Classical and quantum entanglement: applications to quantum communication with structured photons

Ndagano, Bienvenu Irenge
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Generating, manipulating and sharing quantum states with maximal levels of entanglement are crucial steps when implementing quantum processes such as quantum key distribution, quantum teleportation or quantum computation. In this quest, realising entanglement in di erent degrees of freedom has opened avenues beyond the two-level quantum bit (qubit). Spatial modes, particularly those carrying orbital angular momentum (OAM), allow one to exploit the spatial properties of photons to realise highdimensional entanglement. This is owing to their larger Hilbert space that allows one to pack more information onto photons. Interestingly, the exploration of entanglement in many degrees of freedom has led to a topical debate around the quantum nature of entanglement itself. Non-separability is a fundamental property of quantum entangled states. However it is not unique to quantum systems; classical states of light can exhibit non-separability in their degrees of freedom which, can then be said to be entangled. Due to the local nature of this entanglement, these classical correlations have come to be known as classical entanglement. Entanglement correlations are, however, fragile and susceptible to decay under the in fluence of external factors such as atmospheric turbulence or imperfections in optical bres. Here we provide a toolbox to characterise entanglement dynamics, mitigate photon loss, and compensate for errors. On the characterisation aspect, we demonstrate for the rst time, the equivalence of quantum and classical entanglement in a one-sided turbulent channel. By performing a state tomography of an entangled two-photon state and a classically entangled beam postperturbation, we show that the decay of entanglement for both systems is identical. This opens the possibility for real-time measurement of the channel operator and mitigation of errors on the quantum state, using bright laser sources. This is complemented by a number of schemes to mitigate errors and losses incurred on the quantum state through the perturbing channel. (1) In a simulated quantum key distribution protocol, we demonstrate the e ect of mode separation on the robustness of the protocol: the larger the separation in state space, the more robust the link. (2) Turbulence causes intermodal scattering and results in photon loss during post-selection of a particular subspace. We show that information scattered in a larger state space as a result of turbulence can be recovered by post-selecting higher-dimensional spaces. Using a theoretical model based on experimental observations, we provide bounds within which the scheme is e ective, as well as an estimation of the e ciency of photon recovery. (3) We make use of the channel characterisation with bright classical light to implement a Procrustean ltering on entangled photons; that is, we perform local operations on the quantum state to increase its degree of entanglement. Unlike previous schemes, our ltering only requires the local operations to be performed on a single party in the entangled pair, as opposed to both. While this requires prior knowledge of the perturbed state, the next scheme does not. (4) We demonstrate the concentration of entanglement by Hong-Ou-Mandel interference. We show that singlet Bell states can be distilled from an ensemble of pure states with near-zero levels of entanglement. The robustness of the ltering is such that the delities of the distilled states remain constant over a large range of turbulence conditions. (5) Lastly, we address the issue of photon loss arising from the nature of the detector in the context of quantum key distribution. We present a novel scheme to deterministically measure single photons in a high-dimensional space of classically entangled vector vortex modes. Our scheme, unlike common lter-based ones, does not su er from dimension-dependent losses, allowing the sorting of vector vortex modes with, in principle, unit e ciency.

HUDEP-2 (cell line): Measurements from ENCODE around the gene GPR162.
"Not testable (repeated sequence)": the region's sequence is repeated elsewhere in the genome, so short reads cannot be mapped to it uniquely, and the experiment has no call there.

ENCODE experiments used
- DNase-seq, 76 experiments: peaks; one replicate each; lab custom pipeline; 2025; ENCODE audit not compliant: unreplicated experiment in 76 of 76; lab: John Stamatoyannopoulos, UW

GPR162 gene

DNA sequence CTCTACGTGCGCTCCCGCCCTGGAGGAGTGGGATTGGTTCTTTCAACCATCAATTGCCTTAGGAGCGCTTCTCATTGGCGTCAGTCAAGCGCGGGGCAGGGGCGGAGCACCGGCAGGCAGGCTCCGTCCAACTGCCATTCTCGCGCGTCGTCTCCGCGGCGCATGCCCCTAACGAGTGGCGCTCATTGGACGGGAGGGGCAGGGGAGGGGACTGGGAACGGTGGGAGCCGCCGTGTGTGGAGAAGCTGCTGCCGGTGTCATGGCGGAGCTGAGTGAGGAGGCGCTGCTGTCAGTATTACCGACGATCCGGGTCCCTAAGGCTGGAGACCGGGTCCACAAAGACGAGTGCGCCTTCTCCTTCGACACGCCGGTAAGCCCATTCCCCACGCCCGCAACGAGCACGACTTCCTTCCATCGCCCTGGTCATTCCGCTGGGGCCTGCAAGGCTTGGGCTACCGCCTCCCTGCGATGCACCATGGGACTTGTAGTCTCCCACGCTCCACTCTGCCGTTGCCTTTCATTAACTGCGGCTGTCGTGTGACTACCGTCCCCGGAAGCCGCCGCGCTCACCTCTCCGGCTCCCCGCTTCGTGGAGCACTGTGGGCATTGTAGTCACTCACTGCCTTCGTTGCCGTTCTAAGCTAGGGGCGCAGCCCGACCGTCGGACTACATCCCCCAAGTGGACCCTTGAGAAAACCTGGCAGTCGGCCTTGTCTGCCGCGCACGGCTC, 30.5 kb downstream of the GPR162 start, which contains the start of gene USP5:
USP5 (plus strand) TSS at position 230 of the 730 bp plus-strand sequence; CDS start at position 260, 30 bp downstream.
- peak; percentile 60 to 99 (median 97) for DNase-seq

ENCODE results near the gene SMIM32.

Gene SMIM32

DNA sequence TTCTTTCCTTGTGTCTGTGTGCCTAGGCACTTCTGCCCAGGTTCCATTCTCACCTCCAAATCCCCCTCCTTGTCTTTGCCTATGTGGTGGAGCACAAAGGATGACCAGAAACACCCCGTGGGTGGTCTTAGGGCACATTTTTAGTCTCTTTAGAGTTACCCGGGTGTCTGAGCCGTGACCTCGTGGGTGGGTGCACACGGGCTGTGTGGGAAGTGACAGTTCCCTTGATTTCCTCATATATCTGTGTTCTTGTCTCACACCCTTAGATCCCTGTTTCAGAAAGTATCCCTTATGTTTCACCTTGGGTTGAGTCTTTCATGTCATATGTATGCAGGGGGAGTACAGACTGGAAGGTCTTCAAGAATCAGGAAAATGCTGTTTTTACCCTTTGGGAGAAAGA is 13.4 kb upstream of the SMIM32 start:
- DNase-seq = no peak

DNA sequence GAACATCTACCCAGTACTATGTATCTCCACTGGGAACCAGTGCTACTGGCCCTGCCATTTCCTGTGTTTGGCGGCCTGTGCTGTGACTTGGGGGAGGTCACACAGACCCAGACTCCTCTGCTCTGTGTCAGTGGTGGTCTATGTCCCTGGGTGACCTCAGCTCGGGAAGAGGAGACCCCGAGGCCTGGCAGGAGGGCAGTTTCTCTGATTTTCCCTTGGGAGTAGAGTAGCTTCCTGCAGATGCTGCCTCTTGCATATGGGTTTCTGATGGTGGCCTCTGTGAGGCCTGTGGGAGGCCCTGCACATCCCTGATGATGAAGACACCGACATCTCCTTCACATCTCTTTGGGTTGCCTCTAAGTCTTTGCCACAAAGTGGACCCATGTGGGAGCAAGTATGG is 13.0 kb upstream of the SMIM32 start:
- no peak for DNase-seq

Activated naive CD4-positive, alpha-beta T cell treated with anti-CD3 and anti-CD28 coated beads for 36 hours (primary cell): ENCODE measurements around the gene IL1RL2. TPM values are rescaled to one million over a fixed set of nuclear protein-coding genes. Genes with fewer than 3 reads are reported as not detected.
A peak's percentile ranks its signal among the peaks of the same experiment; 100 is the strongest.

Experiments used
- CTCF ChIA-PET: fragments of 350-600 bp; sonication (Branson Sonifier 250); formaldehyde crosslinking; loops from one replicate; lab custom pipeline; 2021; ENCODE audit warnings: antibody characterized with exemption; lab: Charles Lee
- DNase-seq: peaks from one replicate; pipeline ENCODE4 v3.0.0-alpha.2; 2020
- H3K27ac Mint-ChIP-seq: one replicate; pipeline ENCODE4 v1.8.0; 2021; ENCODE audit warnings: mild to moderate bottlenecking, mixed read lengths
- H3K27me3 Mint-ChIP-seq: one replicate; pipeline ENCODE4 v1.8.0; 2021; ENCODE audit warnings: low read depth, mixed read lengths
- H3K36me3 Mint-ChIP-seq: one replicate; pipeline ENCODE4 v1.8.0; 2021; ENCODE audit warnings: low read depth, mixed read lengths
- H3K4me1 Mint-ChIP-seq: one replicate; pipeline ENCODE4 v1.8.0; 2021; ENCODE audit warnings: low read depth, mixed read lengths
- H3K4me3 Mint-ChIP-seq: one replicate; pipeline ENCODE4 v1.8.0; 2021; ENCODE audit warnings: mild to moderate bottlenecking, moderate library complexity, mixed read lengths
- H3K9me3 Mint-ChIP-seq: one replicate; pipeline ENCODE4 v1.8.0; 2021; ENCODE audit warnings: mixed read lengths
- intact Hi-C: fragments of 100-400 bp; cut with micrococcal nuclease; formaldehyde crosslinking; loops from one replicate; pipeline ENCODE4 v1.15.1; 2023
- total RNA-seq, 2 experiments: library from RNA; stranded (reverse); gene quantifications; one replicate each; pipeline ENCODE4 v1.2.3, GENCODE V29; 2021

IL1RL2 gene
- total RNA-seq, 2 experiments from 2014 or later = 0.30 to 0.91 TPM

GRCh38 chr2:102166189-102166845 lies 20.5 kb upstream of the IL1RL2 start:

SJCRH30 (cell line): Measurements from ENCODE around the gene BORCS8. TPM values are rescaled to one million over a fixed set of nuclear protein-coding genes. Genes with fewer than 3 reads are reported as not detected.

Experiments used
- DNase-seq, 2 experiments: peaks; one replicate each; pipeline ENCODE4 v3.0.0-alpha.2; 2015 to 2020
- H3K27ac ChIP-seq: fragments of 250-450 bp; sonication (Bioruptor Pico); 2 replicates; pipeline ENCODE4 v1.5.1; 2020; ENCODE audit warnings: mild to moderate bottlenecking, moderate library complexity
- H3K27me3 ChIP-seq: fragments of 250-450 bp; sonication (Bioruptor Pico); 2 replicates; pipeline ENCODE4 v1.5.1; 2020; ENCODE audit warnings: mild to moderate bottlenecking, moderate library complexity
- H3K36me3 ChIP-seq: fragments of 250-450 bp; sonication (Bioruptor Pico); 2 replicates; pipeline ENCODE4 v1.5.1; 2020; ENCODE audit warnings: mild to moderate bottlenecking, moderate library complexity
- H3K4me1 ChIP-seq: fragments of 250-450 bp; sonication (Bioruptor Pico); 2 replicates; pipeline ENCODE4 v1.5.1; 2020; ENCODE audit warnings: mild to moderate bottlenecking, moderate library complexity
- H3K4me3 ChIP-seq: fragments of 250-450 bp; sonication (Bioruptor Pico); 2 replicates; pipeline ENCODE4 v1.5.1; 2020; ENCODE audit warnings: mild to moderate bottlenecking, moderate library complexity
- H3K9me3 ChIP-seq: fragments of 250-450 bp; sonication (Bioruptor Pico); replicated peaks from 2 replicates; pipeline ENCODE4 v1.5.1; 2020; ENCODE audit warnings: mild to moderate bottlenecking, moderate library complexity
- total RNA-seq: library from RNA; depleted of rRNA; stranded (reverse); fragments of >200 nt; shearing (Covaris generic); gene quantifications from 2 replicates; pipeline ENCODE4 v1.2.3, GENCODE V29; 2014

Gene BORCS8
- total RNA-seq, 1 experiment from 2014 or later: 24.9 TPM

A thesis submitted in ful lment of the requirements for the degree of Doctor of Philosophy in the School of Physics 13 March 2019